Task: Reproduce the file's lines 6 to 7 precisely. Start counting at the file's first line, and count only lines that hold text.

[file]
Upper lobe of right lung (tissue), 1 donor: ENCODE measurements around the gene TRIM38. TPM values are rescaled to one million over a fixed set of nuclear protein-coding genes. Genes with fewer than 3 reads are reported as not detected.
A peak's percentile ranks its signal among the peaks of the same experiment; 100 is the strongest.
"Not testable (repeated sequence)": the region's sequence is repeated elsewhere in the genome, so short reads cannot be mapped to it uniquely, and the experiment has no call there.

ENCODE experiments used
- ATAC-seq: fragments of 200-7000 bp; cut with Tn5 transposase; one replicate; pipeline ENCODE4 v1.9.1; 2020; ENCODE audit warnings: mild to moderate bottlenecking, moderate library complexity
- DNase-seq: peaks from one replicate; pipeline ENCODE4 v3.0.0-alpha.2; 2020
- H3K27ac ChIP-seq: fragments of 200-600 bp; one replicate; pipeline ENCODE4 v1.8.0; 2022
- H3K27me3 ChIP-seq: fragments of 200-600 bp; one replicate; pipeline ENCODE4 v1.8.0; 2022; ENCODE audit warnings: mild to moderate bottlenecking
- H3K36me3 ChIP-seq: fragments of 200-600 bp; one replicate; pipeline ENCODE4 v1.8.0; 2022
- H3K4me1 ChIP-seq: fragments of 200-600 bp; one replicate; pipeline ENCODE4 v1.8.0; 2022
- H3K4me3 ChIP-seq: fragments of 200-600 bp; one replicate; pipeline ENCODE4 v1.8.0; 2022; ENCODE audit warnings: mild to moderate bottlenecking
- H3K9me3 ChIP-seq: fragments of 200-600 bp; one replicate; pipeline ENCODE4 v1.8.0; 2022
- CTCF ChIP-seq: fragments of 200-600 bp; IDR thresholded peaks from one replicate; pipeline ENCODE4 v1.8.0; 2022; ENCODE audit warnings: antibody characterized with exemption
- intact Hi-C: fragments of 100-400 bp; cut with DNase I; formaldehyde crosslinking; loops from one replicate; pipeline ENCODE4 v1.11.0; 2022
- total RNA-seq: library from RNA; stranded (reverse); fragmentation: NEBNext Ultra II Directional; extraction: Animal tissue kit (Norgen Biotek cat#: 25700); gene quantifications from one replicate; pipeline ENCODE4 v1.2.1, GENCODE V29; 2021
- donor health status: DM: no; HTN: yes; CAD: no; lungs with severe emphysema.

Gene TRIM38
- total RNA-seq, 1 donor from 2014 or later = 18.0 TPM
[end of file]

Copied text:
- DNase-seq: peaks from one replicate; pipeline ENCODE4 v3.0.0-alpha.2; 2020
- H3K27ac ChIP-seq: fragments of 200-600 bp; one replicate; pipeline ENCODE4 v1.8.0; 2022